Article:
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Linguaholic

Did you take Language Learning in School Seriously?


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Highschool in general was a bad joke. As for learning foreign languages, English was taught at a decent level, but nothing serious. I learned a whole lot more by studying at home or learning with my clients. Honestly, learning on your own is by far a better choice rather than paying for courses, at least to get the basics.

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In junior high, English is a compulsory subject for us in Indonesia. Other than English, only in the 2nd year we were taught Japanese. I took that seriously during the class, however I didn't learn it further after it is no longer  a subject. I kinda regret that I didn't follow it up cause now even though I can some part of Japanese conversation, I can't communicate well with them. Believe it or not, learning foreign language and being able to use it well will always give advantage for you. Doesn't matter if you don't really use it in daily life but when you travel or meet people who speak that language, it's gonna be an exciting experience

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Even if you took it seriously for my case, the class size was simply too big, you had a mixture of people with all kinds of skills levels and proficiency with the language, so the class had to move at the pace of the slower students, there was no way to adjust the learning plan to your individual needs or skills so you either felt bored or left behind, there was not enough time for you to practice your conversation skills and the teacher had to grade 30 or more students so there was no time for a more individualized training.

The only part of the world where learning a language in High School appears to have any impact is on countries or Nordic Europe where everybody appears to pop out of school speaking perfect English, everywhere else everybody has to take a language course in High School and the entire population leaves school without a trace of any knowledge regarding the language that they "studied" for years.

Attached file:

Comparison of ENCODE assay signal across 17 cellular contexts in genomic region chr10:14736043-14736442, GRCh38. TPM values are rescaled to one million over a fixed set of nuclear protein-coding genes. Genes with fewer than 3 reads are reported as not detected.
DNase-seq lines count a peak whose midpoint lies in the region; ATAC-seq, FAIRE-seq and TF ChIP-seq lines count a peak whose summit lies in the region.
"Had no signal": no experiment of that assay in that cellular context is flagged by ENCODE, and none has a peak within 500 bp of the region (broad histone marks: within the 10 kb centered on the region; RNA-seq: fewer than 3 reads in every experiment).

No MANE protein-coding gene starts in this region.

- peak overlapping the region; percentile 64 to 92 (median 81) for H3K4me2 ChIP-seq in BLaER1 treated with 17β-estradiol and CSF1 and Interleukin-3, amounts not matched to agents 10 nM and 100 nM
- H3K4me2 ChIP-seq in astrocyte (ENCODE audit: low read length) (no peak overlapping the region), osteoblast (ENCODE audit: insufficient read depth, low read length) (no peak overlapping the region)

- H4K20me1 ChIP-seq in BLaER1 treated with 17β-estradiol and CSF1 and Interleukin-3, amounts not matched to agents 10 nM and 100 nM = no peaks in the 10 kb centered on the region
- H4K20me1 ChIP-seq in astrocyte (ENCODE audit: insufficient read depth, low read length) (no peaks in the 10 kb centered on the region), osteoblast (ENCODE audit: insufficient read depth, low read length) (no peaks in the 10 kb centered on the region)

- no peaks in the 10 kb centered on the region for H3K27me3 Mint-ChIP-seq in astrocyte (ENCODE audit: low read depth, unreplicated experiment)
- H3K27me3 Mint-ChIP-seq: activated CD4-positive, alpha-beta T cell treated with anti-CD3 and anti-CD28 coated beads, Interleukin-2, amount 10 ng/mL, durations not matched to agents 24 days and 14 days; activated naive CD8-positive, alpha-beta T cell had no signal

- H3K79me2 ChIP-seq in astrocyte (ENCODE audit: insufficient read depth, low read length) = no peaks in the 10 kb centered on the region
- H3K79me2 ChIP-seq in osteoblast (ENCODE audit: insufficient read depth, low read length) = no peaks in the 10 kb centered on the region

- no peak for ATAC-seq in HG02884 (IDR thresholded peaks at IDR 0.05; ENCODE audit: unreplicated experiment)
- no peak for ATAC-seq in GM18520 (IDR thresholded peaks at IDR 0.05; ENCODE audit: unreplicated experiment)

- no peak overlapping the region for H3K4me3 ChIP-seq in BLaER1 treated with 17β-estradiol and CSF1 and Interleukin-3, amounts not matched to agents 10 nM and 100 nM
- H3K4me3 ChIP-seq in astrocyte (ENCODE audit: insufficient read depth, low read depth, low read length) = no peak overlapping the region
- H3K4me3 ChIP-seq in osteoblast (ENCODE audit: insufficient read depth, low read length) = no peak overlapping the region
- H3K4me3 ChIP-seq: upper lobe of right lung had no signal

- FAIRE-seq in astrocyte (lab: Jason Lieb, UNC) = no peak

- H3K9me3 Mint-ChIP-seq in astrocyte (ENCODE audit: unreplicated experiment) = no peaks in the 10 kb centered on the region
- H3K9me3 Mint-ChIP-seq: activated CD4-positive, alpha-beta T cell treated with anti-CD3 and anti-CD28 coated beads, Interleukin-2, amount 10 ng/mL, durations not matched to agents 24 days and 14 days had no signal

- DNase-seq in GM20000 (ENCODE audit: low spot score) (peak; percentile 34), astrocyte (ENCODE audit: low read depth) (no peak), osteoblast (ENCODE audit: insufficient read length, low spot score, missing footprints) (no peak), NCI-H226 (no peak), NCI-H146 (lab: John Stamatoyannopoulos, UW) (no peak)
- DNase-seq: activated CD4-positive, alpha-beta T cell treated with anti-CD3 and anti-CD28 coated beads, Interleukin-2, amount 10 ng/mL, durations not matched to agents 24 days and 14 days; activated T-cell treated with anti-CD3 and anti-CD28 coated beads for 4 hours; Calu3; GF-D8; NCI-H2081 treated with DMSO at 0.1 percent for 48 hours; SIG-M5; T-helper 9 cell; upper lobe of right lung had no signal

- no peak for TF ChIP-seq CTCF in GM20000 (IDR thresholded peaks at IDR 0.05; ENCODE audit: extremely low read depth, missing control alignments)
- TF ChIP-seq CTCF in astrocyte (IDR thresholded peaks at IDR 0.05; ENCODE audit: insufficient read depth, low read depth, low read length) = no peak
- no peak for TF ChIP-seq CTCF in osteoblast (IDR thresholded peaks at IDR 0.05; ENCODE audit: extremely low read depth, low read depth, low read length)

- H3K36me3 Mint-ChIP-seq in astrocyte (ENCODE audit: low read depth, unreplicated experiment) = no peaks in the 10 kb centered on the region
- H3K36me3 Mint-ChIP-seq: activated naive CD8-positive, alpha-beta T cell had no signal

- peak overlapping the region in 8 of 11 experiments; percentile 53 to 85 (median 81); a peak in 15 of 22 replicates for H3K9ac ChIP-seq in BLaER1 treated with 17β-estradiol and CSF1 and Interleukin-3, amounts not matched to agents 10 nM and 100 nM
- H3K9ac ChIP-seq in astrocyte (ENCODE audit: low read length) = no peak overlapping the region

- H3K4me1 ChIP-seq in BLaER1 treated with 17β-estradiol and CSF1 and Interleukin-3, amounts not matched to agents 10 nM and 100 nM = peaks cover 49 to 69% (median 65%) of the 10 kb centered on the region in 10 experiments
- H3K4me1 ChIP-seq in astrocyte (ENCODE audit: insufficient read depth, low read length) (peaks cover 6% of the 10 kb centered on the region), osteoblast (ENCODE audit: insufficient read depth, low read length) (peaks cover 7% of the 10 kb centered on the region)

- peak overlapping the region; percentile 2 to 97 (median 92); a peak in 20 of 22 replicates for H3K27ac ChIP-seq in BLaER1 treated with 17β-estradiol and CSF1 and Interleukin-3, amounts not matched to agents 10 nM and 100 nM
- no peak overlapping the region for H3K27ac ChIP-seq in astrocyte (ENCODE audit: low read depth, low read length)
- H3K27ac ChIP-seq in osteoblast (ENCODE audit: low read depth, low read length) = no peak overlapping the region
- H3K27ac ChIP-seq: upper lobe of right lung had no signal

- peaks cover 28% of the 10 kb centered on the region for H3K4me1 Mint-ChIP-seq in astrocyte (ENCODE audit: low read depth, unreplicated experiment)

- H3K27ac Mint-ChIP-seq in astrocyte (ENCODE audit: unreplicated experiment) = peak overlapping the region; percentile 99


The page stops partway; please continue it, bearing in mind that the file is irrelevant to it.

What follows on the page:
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I tried really hard in school, but i was never able to grasp language as i did other subjects, now I did good in all my language classes but I never was about to really learn it.  I have always had a hard time learning languages and that is why I joined this forum.

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  • 4 weeks later...
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I won't count English in this case as a foreign language because it's been, thankfully, shoved down our throat since first grade. The only time I learned a foreign language was in college when Spanish was still part of the curriculum. I fell in love with the language and took its study seriously. We were required to complete 4 Spanish subjects and spent 3 hours a week to comply with course requirements. I even bought myself a Spanish dictionary. Back in the day, internet was not in full bloom and there weren't too many free resources. I've used my knowledge of Spanish to learn a few more romance languages.  

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On 02/08/2016 at 1:32 AM, abonnen said:

I tried really hard in school, but i was never able to grasp language as i did other subjects, now I did good in all my language classes but I never was about to really learn it.  I have always had a hard time learning languages and that is why I joined this forum.